Is Nigeria’s agricultural sector progressing?

Is Nigeria’s agricultural sector progressing?

In most African countries, large proportions of the labor force are employed in the agricultural sector. Despite this important contribution to the economy, African agriculture is still characterized by low productivity compared to non-agricultural sectors. The sector’s shares in the GDP are systematically lower than the employment shares of agriculture in most countries in the continent. While globalized trade interaction is on the rise, African participation in the international agricultural market remains low, at only two (2) percent.[1]

As noted in one of the McKinsey recent reports, “African agriculture is at a turning point, and a long-awaited ‘green revolution’ may be within reach”. In fact, the focus is now shifting towards African agriculture, not only because most people work in the sector but also because an investment in the sector usually leads to desirable incomes. Evidence show that investment in the agricultural sector is between 2.5 and 3.0 times more effective in improving the poor’s smallholders income than is the non-agricultural sector investment. Agricultural growth is indeed a primary source of alleviating poverty compared to the general growth. The reverse is also true, the decline in agricultural growth leads an increase in poverty and hunger. It is unsurprising that, during 2008 and 2010, there were increased poverty levels and hunger in developing countries when food prices rose worldwide.[2]

This paper is the first in a series that will seek to examine the role of agriculture in selected African countries. The paper focusses on Nigeria and provides a broad overview of some of the key developments in agriculture. It features and analyzes the sector’s progress from 1960s to date, and some future prospects.

Is Nigeria’s Agricultural sector progressing?

Facts & Figures:

  • Nigeria’s imported 3.5million tons of rice in 2014, spending about US$ 2.5bn.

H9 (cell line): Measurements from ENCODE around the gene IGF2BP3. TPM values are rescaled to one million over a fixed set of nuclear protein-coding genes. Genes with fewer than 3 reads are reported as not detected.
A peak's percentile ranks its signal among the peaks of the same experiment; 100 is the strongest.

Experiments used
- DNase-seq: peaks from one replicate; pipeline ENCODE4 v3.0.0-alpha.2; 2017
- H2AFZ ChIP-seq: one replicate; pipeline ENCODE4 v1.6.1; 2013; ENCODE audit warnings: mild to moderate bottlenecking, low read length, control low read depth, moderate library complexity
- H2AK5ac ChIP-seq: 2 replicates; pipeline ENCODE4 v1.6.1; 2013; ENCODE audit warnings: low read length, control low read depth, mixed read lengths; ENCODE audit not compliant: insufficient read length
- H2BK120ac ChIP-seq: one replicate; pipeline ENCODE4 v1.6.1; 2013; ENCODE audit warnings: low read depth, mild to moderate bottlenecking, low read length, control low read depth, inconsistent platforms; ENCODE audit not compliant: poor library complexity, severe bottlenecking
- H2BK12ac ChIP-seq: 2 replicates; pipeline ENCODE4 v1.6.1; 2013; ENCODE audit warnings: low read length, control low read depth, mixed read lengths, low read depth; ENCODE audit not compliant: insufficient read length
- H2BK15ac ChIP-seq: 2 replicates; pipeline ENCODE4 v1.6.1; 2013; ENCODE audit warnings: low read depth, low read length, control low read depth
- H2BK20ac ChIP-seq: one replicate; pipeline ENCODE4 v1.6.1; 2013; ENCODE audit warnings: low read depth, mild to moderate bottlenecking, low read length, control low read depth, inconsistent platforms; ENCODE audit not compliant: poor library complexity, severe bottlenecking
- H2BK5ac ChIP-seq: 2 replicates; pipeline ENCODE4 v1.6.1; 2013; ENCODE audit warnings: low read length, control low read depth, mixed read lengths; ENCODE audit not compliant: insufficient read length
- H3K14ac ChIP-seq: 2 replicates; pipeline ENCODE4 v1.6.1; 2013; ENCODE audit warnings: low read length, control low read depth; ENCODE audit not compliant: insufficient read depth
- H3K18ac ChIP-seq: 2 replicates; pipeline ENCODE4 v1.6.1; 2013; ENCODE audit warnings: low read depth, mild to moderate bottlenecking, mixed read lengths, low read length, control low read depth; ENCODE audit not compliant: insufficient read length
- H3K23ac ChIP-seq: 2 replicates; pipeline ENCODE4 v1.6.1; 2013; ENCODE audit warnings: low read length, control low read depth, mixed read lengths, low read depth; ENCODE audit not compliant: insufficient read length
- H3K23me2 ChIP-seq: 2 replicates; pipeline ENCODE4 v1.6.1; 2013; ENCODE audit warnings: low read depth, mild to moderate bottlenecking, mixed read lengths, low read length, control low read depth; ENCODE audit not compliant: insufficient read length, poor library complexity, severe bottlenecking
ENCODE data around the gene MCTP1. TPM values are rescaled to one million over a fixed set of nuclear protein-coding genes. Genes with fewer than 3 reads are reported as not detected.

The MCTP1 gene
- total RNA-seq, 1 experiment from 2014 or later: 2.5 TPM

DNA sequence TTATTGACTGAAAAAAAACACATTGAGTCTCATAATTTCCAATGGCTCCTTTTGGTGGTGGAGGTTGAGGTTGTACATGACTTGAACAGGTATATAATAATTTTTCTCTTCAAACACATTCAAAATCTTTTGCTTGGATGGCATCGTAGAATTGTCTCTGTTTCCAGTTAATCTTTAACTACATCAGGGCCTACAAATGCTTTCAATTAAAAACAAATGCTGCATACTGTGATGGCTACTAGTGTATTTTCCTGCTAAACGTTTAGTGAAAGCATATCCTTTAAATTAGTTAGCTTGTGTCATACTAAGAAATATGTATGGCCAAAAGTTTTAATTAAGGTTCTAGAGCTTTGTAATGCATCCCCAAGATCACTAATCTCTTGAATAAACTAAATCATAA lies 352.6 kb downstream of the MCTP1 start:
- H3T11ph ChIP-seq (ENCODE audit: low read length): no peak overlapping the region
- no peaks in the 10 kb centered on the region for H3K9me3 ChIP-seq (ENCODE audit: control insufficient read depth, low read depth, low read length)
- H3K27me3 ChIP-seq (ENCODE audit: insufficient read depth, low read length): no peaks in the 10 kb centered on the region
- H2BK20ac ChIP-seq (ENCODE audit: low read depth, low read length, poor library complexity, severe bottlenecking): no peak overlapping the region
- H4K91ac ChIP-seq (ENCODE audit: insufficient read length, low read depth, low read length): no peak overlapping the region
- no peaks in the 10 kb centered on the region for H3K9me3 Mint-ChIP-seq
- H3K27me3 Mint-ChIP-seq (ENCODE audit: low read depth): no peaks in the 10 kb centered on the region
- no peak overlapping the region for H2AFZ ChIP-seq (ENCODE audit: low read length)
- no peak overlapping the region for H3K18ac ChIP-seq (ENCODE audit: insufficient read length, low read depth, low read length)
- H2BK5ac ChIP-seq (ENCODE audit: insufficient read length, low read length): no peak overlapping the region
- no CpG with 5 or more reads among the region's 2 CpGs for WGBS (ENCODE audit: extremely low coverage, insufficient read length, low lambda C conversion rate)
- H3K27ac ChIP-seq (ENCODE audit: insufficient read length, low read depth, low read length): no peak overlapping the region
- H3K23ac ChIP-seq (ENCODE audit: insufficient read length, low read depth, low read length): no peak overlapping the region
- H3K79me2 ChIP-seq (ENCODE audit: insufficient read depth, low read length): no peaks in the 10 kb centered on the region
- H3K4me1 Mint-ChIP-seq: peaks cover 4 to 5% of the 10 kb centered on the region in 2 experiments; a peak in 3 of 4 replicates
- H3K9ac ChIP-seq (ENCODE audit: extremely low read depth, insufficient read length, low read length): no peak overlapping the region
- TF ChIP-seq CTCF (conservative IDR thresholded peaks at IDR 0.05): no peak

• Nigeria is the world’s largest cassava producer, producing 38 million tons in 2014, but accounts for 0% of the global trade of value-added cassava products.
  • In 2012, Nigeria produced 1.56million tons of tomatoes. But, over 50% was reportedly wasted after harvest due poor infrastructure. Nigeria spends $162m importing tomato paste.
  • In 2013, only 1% of all commercial loans were issued to Nigerian agriculture and agri-business related industries.
  • In less than four years, Nigerian agriculture has attracted US$5.6bn investment from the private sector investors, with the bulk of the investment come from local companies.

Brief History

In the 1960s, the share of agriculture in Nigerian GDP was 60 percent. The sector was very important in terms of its contributions to employment. Both the government and private investors gave the sector adequate attention. Up to 75 percent of Nigeria’s export were from the agricultural sector, and crops formed a significant part of Nigerian foreign exchange earnings. Nigeria was equally a key player in the global agricultural market.[3]

Current status

50 years later, Nigerian status as agricultural powerhouse has declined, significantly. Agriculture is no longer the primary foreign exchange earner. The role is now played by oil. While the country is still home to abundant water resources and arable land, the declining crops prospects is eminent. Crop yield per hectare in Nigeria is about 20% of the world’s highest yield.  In the 60s, Nigeria was the leading Palm oil exporter globally—ahead of Malaysia and Indonesia. The country accounted for 47 percent of all groundnut exports—ahead of the US and Argentina, and produced 18 percentage of the World’s cocoa—only second to Cote d’Ivoire. These trends sharply contrast the current situation. For instance, cocoa production in the country continue to shrink, currently accounting for less than five (5) percent (down from the 18% in 60’s) of global production. The country has transitioned from self-sufficiency in food to being a net importer, spending over US$4.35bn in 2012 importing rice, fish and sugar alone.[4]

Underlying issues

The Nigerian is declining prominence as an agriculture powerhouse is partly attributed to the negative impact of the oil boom. Unstable and often inappropriate economic policies (of trade, pricing and exchange rate) and the relative neglect of the sector especially in the last decade has also been blamed. In addition, agricultural lending in the country is uncharacteristically low. In 2013, only one (1) percentage of all commercial loans were issued to Nigerian agriculture and agri-business related industries, yet the sector still contributes over 20 percent to the GDP.[5]

Agribusiness Opportunities